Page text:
Question 1.
How are wind currents generated? Explain.
Depending on the locations involved, two situations are possible:
a. Regions close to the equator get maximum heat from the Sun. The air in these regions gets warm. The warm air rises and the cooler air from the regions in the 0-30 degrees latitude belt on either sides of the equator moves in. These winds blow from the north and the south towards the equator. At the poles, the air is colder than that at latitudes about 60 degrees. The warm air at these latitudes rises up and the cold wind from the polar regions rushes in to take its place. In this way, wind circulation is set up from the poles to the warmer latitudes.

b. Uneven heating of the land and water on the earth also causes wind currents. Land gets heated up and cooled down faster than water. Hence, air over the land gets heated in summer and rises while cold air from oceans rushes towards land. These are monsoon winds.

Question 2.
Explain the formation of a cyclone?
Fast moving winds towards a centre, usually with heavy rain, is known as cyclone. Wind direction, wind speed, humidity and temperature together create cyclone. When water vapour in the clouds cools down, it releases heat. This heat warms the air around the clouds. The warm air rises up and creates a low pressure zone. This low pressure zone is quickly filled in by cooler air from the surrounding. This creates a system in which the centre is having very low pressure and is surrounded by high speed winds moving around it. The wind from the surroundings moves in a circular fashion towards the centre and gives rise to cyclone.

Question 3.
Explain with the help of an activity that an increase in the speed of air results in the drop of pressure.
Take two balloons of approximately equal size. Put a little water into the balloons. Blow up both the balloons and tie each one to a string. Hang the balloons 8-10 cm apart on a cycle spoke or a stick. Blow in the space between the balloons. We will observe that the freely suspended balloons move towards each other. The reason is, when high speed air moves through the gap in between the balloons, the pressure of air falls in the gap. Thus, air at high pressure on the sides of balloons forces them inwards.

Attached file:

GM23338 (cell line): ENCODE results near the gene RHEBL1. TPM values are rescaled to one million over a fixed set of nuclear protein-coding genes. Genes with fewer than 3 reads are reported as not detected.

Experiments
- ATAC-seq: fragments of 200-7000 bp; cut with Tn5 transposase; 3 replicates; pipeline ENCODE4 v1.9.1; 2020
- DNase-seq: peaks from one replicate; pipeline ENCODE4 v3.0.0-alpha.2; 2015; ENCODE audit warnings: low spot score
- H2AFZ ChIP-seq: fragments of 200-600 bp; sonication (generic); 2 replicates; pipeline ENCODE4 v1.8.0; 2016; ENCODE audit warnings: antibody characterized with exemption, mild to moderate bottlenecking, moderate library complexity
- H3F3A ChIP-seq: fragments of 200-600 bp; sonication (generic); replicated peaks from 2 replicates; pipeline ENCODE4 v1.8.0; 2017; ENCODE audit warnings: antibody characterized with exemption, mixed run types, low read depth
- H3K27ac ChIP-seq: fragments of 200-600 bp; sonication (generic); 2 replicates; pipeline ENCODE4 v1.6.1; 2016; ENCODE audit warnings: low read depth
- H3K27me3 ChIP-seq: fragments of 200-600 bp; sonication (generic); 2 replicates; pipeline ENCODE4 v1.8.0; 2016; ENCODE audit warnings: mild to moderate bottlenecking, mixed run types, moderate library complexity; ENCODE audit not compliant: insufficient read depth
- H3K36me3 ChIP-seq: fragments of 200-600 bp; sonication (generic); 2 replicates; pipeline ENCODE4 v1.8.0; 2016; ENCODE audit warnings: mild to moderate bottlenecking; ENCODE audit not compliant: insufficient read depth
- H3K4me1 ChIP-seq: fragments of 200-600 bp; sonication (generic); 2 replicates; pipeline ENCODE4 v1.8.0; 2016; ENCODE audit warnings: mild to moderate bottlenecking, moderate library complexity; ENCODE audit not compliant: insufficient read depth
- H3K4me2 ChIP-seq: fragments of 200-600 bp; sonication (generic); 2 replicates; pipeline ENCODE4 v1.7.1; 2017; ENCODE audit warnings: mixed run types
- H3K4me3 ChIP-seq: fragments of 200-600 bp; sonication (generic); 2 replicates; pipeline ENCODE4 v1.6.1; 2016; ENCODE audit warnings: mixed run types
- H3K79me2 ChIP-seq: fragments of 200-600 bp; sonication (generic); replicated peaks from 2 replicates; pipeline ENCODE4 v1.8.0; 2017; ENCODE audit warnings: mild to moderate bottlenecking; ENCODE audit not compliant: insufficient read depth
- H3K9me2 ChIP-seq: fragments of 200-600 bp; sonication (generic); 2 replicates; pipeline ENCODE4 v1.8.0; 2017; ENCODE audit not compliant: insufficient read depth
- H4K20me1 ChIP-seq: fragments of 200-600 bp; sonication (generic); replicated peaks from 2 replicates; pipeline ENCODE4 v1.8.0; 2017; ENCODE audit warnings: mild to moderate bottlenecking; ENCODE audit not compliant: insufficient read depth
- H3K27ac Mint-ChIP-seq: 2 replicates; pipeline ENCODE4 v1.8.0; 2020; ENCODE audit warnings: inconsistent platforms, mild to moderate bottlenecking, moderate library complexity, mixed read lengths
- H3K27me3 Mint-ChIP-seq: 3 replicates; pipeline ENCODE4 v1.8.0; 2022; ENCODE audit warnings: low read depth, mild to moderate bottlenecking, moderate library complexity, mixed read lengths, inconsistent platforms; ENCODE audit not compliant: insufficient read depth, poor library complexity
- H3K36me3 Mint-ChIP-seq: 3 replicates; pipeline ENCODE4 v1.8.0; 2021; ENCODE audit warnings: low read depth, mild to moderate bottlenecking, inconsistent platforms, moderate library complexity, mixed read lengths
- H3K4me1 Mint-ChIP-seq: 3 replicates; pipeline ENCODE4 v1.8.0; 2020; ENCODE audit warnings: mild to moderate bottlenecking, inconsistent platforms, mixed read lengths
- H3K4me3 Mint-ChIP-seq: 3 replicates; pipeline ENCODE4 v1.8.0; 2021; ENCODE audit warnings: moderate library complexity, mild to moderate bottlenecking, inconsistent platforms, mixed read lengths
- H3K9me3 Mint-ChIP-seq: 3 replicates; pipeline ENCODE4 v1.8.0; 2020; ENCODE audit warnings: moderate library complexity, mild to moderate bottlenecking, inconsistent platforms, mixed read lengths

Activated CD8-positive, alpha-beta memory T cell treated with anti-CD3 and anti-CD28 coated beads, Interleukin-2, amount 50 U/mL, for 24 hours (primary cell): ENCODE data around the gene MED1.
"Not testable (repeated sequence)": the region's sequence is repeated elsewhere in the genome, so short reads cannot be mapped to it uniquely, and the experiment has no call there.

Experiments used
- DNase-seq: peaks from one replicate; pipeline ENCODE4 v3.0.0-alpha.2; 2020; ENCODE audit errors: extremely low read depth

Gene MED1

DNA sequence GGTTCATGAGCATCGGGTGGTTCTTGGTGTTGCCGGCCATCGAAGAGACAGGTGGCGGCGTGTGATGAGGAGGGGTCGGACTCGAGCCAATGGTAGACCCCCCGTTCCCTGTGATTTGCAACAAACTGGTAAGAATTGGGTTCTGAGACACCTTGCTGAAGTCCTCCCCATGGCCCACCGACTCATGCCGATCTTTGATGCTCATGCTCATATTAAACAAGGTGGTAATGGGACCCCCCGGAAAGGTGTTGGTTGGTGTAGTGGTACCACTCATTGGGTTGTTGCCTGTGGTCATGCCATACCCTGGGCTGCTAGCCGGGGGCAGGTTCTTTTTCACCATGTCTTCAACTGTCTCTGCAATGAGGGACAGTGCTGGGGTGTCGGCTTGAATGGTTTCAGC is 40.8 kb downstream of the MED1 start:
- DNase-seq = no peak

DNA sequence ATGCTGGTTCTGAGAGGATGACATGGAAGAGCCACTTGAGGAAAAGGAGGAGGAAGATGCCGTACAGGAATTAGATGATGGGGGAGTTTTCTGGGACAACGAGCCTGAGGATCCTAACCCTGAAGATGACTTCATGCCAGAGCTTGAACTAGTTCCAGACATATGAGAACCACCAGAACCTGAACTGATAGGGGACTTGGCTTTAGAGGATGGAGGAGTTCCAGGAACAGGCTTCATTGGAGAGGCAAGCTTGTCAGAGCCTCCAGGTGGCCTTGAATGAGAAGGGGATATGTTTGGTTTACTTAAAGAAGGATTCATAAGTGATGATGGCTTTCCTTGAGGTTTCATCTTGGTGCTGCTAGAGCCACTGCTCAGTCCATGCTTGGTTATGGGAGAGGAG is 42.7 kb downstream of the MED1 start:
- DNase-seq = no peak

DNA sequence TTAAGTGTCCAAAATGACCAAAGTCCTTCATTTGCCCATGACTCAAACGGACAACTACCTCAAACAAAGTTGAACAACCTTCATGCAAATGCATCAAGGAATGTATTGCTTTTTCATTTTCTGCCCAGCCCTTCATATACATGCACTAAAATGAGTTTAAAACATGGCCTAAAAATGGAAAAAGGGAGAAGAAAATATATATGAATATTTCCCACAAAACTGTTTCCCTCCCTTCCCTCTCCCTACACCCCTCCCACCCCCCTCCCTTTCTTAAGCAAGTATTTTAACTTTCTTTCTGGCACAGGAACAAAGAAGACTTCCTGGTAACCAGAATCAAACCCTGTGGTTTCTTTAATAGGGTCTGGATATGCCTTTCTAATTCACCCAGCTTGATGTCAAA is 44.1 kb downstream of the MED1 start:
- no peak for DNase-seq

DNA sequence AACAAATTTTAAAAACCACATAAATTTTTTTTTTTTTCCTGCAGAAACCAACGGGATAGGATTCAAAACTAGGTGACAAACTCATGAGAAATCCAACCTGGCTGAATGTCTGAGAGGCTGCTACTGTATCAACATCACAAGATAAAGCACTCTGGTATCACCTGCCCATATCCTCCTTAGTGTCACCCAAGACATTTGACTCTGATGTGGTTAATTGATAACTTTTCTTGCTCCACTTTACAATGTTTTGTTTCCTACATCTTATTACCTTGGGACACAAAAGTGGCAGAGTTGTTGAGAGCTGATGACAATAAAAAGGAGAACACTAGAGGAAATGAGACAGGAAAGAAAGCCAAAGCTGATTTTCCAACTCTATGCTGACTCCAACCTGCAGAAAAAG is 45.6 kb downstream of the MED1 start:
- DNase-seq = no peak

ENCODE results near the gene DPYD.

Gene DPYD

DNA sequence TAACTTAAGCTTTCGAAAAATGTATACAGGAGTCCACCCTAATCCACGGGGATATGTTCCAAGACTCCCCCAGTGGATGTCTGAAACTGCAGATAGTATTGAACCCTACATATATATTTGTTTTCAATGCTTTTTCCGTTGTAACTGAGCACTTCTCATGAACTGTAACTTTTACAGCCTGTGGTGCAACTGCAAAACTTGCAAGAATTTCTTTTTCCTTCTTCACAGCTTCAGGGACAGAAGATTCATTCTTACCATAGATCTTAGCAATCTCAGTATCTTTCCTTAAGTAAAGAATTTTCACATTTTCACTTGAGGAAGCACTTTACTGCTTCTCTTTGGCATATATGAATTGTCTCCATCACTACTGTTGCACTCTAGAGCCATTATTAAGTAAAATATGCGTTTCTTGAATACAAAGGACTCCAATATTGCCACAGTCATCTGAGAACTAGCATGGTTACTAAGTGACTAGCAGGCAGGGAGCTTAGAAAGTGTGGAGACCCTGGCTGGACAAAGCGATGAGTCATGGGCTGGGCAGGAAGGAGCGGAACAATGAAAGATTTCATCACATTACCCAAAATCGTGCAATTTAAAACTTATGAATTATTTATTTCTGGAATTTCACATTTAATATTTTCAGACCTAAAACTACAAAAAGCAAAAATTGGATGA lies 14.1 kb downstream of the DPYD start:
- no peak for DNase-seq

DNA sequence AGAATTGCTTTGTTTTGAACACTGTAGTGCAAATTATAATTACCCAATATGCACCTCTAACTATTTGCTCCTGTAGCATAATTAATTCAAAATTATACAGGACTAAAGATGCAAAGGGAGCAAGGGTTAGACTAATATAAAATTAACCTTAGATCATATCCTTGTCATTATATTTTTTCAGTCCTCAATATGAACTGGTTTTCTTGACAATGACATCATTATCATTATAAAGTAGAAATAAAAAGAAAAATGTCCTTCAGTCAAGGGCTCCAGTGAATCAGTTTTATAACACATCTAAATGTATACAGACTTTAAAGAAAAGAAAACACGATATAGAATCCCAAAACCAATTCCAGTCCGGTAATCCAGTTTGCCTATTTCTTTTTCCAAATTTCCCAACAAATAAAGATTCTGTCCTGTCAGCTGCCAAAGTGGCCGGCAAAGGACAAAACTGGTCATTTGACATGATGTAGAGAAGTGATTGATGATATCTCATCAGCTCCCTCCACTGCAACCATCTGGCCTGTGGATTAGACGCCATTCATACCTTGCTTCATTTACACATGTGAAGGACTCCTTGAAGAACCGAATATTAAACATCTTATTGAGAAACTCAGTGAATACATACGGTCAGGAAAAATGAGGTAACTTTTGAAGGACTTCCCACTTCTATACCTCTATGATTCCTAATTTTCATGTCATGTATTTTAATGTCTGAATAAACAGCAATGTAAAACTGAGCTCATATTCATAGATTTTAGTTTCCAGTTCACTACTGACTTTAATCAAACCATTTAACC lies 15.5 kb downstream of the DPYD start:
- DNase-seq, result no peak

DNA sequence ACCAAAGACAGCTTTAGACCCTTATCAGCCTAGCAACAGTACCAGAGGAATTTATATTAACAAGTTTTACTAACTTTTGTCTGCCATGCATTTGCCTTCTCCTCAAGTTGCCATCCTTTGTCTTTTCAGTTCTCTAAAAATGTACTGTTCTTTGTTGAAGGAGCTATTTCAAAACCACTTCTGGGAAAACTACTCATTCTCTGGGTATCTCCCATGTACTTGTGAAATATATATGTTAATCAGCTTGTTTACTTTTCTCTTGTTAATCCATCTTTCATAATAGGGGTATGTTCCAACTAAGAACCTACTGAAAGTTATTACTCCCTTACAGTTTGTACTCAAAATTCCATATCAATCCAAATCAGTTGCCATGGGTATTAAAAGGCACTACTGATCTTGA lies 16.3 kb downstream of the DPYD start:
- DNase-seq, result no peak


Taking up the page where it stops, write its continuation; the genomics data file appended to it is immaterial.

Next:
Question 4.
Write an experiment to show that on heating, the air expands and occupies more space.
Take two paper bags or empty paper cups of the same size. Hang the two bags in the inverted position on the two ends of a metal or wooden stick. Tie a piece of thread in the middle of the stick. Hold the stick by the thread as in a balance. Put a burning candle below one of the bags. We will see that the balance of the bags gets disturbed. This happen because as the warm air rises up, it pushes the bag above the candle higher.

Question 5.
How does modern technology help us to predict cyclones in advance?
Modem technology helps us in fol lowing ways:

• Satellites and radars helps in forecasting cyclones.
• Cyclone alert or cyclone watch is issued 48 hours in advance of any expected storm.
• Cyclone warning is issued 24 hours in advance.
• The message is broadcasted every hour or half an hour when cyclone is near the coast.
• Several national and international organisations cooperate to monitor the cyclone related disaster.

Question 6.
Describe the formation of a tornado.
A tornado is a weather condition when a cloud having a dark funnel-shape reaches from the sky to the ground. The diameter of a tornado can range from one metre to several kilometres. The tornadoes can be formed within cyclones as well. In a tornado, winds blow at high speed of 300 km per hour.

The funnel-like shape of a tornado sucks everything that comes near it at the base because of the low pressure exerted by the winds. It then throws the things upwards. Hence, tornados can be devastating.

Picture-Based Questions

Question 1.
Figure shows a diagrammatic representation of trees in the afternoon along a sea coast. State on which side A or B is the sea located. Give reason for your choice.

In the afternoon, the wind blows from sea to land as air pressure on the land is less than the pressure above the sea. Hence, the sea is on B side.

Question 2.
Look at the picture of a cyclone approaching the coast of Orissa. Write the dates of the cyclones.